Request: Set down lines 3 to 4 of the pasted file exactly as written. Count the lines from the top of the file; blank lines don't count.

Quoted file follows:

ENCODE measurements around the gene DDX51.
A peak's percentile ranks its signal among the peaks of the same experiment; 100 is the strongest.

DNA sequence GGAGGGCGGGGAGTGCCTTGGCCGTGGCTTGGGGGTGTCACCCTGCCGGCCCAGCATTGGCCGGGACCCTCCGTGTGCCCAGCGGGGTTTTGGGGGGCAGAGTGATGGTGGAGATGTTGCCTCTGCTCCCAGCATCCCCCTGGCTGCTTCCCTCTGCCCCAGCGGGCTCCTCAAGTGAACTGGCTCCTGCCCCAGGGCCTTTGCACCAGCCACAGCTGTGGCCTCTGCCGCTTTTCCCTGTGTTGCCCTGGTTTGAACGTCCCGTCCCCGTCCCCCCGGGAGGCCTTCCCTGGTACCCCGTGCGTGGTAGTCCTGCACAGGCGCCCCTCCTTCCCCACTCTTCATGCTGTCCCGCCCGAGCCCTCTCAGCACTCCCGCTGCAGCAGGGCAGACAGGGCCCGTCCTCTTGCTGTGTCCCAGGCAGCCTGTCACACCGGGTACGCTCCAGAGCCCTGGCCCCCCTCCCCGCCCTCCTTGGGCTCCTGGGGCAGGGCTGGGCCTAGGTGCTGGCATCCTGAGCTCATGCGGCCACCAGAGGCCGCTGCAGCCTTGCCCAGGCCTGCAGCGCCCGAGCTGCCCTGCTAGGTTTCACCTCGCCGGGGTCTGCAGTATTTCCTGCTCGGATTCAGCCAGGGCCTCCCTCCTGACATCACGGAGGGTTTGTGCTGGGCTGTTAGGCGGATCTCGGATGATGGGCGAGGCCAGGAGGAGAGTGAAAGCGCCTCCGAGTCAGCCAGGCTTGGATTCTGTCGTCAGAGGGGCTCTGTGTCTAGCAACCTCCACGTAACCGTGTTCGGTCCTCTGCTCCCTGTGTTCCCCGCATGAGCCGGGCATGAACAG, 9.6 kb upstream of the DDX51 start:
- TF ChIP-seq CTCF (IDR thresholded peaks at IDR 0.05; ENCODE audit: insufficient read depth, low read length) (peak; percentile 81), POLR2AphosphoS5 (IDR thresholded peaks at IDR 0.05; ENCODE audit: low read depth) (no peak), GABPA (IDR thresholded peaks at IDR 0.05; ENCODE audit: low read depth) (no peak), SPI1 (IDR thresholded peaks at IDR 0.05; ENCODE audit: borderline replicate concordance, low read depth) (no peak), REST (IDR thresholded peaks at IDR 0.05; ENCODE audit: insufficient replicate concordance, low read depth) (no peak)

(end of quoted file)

DNA sequence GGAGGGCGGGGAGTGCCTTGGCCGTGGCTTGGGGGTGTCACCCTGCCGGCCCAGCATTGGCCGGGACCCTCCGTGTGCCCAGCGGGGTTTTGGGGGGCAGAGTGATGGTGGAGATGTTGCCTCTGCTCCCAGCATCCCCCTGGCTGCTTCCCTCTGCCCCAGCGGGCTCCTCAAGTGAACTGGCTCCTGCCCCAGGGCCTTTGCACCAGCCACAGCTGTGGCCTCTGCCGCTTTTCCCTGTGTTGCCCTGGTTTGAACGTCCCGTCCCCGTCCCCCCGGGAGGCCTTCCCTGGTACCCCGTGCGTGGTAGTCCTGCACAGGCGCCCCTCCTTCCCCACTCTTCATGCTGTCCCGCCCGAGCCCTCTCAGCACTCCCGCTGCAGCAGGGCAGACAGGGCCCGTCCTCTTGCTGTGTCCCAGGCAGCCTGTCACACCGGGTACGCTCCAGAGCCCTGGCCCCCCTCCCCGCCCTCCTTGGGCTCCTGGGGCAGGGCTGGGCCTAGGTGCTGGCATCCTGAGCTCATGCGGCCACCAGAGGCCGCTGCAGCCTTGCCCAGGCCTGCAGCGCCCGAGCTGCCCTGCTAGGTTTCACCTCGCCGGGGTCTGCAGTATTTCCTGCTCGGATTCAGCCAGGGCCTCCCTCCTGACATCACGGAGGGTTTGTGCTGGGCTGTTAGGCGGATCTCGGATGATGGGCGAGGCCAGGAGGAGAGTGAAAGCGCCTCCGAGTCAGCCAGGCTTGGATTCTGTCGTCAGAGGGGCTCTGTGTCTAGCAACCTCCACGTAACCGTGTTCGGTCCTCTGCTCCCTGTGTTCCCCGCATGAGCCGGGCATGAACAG, 9.6 kb upstream of the DDX51 start:
- TF ChIP-seq CTCF (IDR thresholded peaks at IDR 0.05; ENCODE audit: insufficient read depth, low read length) (peak; percentile 81), POLR2AphosphoS5 (IDR thresholded peaks at IDR 0.05; ENCODE audit: low read depth) (no peak), GABPA (IDR thresholded peaks at IDR 0.05; ENCODE audit: low read depth) (no peak), SPI1 (IDR thresholded peaks at IDR 0.05; ENCODE audit: borderline replicate concordance, low read depth) (no peak), REST (IDR thresholded peaks at IDR 0.05; ENCODE audit: insufficient replicate concordance, low read depth) (no peak)